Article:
Finding Effective Help - Part 1

Back before I was a therapist, choosing a therapist felt like torture. Now that I know how it all works, sadly, it’s not much better. “How do I choose a therapist” is one of the most common questions people ask me now that I am one.

There are a ton of variables: do I want to choose a psychologist, a counselor, a marriage and family therapist, or a clinical social worker? Should I look for someone who uses EMDR, CBT, REBT, DBT, Adlerian, psychodynamic, gestalt, or person centered? Should I look for someone with a specialty in sex therapy, or addiction, or personality disorders, or eating disorders, or depression, or anxiety? Do I need individual, couples, group, or family therapy?

The short answer (and way oversimplified) is that it probably doesn’t matter. What?! What a frustrating and over-simplified answer. I know. But here’s why I say that.

There is no scientific evidence that psychologists or counselors or any particular licence results in better client outcomes; and believe me, they’ve looked for it. Many mental health professionals want to believe that their training/profession/schooling provides something unique and better, but there is no evidence to support this.

Further, while the evidence is clear that therapy is useful and has long-term positive effects on mental health, the search to find a *type*, theory, or modality of therapy that is more effective than others has also been fruitless so far. Certainly it’s easy to find studies that show EMDR is effective (or “evidence based”), but studies do not show that EMDR is consistently more effective than person-centered or CBT. One caveat to this is that there is some evidence that some techniques may be better for some types of specific issues. For instance EMDR seems to be quite effective for PTSD, and DBT seems to be quite effective for personality disorders, but the evidence seems to indicate that these differences are generally small. Again, outcomes seem to be less about specific techniques being more effective generally, and more about specific modalities being a good fit for the client and for the therapist. Does the modality feel good, and work well within their beliefs and worldview?

While it certainly can be helpful (and sometimes important) to seek out someone who has a particular knowledge or specialization in sex therapy or eating disorders... simply finding someone who has knowledge about the issue, or a certification in a specialty is no indication that they will be a good therapist for you.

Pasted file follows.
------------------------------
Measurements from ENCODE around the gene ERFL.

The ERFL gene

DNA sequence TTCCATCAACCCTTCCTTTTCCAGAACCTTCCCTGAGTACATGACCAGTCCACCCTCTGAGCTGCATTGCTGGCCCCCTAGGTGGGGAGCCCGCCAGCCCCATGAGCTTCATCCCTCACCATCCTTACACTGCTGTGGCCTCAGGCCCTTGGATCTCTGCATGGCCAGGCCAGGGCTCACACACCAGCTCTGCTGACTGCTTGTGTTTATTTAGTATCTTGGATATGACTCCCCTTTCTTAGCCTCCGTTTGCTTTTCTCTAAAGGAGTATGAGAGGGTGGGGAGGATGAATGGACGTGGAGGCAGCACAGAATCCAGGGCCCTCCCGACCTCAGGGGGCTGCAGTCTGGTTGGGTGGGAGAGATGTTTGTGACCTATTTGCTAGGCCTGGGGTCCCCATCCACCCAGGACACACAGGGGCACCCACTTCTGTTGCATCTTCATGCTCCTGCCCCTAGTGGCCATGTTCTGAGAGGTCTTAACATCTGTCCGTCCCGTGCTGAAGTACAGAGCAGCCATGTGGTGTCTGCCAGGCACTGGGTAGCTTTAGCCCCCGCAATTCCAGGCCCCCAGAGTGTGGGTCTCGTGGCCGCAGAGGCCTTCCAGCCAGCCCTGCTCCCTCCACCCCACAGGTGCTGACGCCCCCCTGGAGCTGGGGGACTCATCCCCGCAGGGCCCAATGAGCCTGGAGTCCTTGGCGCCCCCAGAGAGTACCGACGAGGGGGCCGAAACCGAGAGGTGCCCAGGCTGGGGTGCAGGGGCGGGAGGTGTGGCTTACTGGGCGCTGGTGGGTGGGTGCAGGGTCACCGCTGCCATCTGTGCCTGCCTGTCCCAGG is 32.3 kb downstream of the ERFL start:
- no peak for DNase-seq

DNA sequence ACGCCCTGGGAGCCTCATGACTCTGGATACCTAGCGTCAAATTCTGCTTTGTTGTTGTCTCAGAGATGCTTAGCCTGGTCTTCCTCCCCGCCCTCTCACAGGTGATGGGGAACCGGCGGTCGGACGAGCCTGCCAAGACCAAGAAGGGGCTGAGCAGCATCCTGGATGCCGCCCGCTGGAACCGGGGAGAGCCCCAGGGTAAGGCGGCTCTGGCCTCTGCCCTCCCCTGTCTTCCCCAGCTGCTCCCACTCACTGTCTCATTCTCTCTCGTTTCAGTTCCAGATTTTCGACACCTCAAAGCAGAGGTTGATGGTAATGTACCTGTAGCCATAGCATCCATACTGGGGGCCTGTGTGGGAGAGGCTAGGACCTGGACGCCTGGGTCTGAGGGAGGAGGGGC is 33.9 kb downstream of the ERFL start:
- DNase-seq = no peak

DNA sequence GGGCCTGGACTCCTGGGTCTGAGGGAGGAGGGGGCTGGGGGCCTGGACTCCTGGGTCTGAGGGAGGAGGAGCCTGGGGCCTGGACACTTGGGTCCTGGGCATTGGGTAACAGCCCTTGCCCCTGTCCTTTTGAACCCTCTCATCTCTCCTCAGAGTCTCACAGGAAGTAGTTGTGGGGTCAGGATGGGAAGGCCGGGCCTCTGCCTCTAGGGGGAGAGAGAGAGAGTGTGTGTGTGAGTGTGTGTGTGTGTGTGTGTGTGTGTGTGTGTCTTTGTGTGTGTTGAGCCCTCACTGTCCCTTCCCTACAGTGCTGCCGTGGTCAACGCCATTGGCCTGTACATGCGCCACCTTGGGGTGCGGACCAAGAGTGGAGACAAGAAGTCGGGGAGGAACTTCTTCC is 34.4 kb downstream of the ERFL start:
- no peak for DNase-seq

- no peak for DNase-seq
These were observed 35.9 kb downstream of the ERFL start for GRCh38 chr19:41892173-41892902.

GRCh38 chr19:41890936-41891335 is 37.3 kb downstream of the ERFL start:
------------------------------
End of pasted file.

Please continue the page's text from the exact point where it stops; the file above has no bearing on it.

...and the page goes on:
And the question of individual, couple, family, or group is mostly a matter of personal preferences and circumstance.

Gah! Frustrating right?!

This frustration boils down to one intractable problem: “a good therapist for me” is really about a mysterious quality the researchers like to call “Therapeutic Alliance” and that term boils down to a bunch of squishy questions like “do I feel heard and seen?” “do I feel like my therapist likes/cares about me?” “do I feel safe?” “do I like my therapist?”. It’s just so hard to quantify and measure. And “Therapeutic Alliance” can be difficult to figure out even as you are sitting in the room with this person, especially if part of your mental health struggles include being a people pleaser, being overly submissive to authority figures, or feeling like you are supposed to like everyone.

And just to complicate things even further, no therapist is right for everyone. A therapist who would drive you crazy could be a great fit for your partner or your mother or a friend.

Stay tuned for more thoughts on this topic in Part 2.

Lisa Butterworth, LPC, NCC has a masters degree in Clinical Mental Health Counseling from Idaho State University, primarily working with issues of relational health, faith transitions and journeys, women's issues and sexuality. ​She is the founder of the popular Feminist Mormon Housewives website and support group.

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